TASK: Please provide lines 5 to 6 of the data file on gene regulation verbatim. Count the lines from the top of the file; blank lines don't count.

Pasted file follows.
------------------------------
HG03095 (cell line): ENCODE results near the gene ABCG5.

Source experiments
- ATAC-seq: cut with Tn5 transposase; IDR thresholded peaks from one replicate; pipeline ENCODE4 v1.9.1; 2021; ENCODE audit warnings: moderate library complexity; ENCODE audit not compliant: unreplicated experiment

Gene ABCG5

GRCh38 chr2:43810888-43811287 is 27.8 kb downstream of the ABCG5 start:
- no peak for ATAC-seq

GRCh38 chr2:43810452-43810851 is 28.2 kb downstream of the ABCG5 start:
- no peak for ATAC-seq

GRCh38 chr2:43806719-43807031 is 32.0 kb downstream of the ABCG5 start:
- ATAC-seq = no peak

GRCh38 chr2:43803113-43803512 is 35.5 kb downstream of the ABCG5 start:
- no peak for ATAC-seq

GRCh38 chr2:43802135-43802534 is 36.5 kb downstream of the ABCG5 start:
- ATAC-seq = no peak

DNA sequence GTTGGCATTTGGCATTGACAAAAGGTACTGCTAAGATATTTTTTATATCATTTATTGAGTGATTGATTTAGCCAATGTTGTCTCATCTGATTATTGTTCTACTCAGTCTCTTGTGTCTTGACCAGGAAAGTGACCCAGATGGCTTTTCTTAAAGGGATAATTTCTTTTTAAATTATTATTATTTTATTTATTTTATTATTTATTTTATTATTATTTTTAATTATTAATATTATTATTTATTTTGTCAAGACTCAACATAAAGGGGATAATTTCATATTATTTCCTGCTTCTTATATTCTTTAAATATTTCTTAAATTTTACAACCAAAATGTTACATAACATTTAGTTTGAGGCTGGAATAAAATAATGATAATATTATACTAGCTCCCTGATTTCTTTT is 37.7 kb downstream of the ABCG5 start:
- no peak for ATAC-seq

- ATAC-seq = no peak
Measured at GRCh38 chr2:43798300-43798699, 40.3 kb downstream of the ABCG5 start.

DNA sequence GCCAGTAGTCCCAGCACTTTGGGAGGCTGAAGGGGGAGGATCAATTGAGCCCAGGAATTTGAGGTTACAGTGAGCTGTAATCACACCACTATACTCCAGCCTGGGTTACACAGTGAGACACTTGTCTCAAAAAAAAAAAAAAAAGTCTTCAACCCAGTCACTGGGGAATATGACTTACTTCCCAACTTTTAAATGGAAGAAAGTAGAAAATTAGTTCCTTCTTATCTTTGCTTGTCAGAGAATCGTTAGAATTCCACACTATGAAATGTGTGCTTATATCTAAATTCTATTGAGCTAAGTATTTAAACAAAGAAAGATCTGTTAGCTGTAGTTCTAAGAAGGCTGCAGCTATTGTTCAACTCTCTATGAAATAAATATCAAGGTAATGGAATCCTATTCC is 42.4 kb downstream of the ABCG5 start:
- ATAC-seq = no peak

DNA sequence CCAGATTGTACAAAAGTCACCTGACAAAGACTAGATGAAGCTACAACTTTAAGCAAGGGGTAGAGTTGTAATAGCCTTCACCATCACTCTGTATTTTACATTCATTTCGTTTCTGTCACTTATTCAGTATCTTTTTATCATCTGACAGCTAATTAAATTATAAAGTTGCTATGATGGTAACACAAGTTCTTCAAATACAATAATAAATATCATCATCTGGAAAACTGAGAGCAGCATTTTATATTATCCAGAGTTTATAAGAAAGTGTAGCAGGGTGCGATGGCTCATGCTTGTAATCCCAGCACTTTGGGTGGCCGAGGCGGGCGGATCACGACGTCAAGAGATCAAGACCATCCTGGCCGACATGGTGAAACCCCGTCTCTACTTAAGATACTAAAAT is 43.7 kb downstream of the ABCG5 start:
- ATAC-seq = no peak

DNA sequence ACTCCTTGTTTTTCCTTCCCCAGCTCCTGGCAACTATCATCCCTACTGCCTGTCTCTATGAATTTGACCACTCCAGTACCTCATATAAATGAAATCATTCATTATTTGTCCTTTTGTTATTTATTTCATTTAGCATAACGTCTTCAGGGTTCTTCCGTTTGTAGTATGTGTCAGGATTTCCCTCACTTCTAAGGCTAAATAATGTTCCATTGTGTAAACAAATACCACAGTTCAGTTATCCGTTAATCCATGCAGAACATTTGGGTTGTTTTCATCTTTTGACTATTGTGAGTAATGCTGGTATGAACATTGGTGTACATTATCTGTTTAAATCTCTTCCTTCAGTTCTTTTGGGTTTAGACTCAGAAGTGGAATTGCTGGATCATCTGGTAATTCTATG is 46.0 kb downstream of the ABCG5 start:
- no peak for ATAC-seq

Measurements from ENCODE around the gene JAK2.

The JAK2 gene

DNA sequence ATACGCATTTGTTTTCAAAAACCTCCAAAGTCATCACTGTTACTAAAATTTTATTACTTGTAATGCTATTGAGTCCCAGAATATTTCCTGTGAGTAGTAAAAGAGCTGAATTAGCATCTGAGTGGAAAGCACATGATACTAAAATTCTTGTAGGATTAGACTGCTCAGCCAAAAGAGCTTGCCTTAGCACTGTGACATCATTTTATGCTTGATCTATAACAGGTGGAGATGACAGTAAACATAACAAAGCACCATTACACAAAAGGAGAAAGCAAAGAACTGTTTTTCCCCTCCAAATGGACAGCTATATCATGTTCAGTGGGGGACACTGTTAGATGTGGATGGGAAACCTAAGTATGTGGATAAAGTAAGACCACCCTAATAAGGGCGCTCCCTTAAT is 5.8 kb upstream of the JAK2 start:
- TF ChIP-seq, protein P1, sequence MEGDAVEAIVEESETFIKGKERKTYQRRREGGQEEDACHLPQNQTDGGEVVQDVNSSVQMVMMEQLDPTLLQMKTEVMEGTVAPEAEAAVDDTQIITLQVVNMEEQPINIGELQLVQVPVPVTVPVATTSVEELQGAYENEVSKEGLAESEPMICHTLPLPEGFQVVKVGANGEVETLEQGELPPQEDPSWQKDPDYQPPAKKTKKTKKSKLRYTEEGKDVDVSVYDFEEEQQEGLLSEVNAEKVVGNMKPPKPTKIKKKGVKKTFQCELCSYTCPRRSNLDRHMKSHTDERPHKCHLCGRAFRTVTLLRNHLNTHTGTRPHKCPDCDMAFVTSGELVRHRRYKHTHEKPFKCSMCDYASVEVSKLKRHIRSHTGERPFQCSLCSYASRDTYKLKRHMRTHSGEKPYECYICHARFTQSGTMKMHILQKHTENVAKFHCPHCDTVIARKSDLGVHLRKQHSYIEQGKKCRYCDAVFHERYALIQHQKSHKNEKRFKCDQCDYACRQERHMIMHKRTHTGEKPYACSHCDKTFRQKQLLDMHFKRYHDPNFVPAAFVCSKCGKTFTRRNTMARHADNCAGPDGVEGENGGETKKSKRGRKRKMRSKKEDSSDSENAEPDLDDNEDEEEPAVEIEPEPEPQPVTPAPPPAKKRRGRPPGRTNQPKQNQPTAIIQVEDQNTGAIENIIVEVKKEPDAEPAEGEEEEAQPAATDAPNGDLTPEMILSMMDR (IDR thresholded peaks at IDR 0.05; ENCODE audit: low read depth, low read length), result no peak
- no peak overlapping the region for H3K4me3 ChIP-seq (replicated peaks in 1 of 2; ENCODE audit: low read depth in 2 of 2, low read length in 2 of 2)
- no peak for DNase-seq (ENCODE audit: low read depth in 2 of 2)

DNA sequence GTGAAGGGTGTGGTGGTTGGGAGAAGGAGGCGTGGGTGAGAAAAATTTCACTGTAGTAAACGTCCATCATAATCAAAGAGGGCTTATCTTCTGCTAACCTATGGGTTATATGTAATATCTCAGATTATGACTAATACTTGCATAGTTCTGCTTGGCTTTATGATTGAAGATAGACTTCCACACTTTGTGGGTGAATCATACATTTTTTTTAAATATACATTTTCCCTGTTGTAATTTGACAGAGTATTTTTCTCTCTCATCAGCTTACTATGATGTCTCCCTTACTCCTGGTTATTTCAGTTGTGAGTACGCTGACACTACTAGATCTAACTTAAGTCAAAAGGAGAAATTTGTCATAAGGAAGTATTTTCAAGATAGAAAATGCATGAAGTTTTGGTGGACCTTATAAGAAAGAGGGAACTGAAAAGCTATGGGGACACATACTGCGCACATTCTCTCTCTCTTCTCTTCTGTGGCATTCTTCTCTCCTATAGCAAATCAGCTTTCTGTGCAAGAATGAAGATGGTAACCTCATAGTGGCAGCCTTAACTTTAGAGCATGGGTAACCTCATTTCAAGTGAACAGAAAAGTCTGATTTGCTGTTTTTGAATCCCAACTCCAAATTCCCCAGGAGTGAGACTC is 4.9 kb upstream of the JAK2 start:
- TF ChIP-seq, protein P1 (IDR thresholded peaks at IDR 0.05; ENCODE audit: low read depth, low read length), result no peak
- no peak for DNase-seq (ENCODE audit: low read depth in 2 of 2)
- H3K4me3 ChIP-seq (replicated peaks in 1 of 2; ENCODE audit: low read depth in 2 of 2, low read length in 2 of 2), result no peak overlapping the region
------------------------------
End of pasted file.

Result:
GRCh38 chr2:43810888-43811287 is 27.8 kb downstream of the ABCG5 start:
- no peak for ATAC-seq